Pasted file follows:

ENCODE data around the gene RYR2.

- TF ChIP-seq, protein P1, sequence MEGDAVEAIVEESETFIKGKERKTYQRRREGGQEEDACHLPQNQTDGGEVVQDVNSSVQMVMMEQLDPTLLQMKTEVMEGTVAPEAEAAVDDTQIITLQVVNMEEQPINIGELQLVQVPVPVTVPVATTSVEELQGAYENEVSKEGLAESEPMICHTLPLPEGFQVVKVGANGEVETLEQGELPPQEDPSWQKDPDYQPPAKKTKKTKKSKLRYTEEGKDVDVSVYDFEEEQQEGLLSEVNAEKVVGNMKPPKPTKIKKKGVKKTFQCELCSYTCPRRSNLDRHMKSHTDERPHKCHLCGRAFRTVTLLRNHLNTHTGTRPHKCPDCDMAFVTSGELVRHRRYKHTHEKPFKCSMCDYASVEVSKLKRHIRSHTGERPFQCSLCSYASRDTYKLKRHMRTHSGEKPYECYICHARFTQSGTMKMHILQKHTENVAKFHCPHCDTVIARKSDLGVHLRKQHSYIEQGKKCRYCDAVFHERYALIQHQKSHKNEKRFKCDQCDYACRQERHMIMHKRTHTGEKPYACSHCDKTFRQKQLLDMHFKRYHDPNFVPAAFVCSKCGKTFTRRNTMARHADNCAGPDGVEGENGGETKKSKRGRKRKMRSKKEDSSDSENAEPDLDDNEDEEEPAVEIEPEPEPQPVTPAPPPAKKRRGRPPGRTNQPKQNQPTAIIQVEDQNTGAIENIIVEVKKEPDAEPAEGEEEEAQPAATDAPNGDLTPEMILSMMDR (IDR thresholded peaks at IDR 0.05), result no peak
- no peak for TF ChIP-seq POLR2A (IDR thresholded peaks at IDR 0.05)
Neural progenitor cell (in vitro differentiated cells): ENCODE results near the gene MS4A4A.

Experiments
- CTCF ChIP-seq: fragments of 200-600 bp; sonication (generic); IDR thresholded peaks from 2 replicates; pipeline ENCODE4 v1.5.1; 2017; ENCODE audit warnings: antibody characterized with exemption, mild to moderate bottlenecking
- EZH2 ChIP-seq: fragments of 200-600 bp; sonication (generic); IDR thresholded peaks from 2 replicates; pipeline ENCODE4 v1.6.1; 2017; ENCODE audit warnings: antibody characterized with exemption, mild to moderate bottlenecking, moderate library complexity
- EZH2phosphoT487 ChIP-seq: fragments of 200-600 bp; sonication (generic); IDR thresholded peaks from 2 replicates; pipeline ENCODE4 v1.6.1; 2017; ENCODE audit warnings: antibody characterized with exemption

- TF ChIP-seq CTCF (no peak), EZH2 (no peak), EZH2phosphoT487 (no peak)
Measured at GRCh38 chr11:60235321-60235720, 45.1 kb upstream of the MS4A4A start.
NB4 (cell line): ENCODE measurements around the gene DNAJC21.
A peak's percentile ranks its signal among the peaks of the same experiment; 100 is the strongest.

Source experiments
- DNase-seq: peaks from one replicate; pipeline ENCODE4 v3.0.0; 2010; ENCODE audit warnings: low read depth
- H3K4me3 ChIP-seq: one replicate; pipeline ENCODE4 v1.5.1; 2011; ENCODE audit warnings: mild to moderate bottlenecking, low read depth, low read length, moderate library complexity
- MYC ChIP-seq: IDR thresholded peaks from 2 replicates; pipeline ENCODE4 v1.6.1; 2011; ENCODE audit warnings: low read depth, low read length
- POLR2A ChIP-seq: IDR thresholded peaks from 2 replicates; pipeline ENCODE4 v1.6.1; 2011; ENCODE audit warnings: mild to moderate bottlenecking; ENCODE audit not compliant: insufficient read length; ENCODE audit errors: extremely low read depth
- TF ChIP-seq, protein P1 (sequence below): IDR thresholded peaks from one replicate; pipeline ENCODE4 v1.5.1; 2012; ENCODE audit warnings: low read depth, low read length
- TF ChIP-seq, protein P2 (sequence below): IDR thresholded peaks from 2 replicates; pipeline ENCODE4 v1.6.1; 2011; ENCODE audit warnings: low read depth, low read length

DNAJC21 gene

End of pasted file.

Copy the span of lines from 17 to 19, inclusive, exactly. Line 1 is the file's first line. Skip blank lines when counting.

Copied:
- POLR2A ChIP-seq: IDR thresholded peaks from 2 replicates; pipeline ENCODE4 v1.6.1; 2011; ENCODE audit warnings: mild to moderate bottlenecking; ENCODE audit not compliant: insufficient read length; ENCODE audit errors: extremely low read depth
- TF ChIP-seq, protein P1 (sequence below): IDR thresholded peaks from one replicate; pipeline ENCODE4 v1.5.1; 2012; ENCODE audit warnings: low read depth, low read length
- TF ChIP-seq, protein P2 (sequence below): IDR thresholded peaks from 2 replicates; pipeline ENCODE4 v1.6.1; 2011; ENCODE audit warnings: low read depth, low read length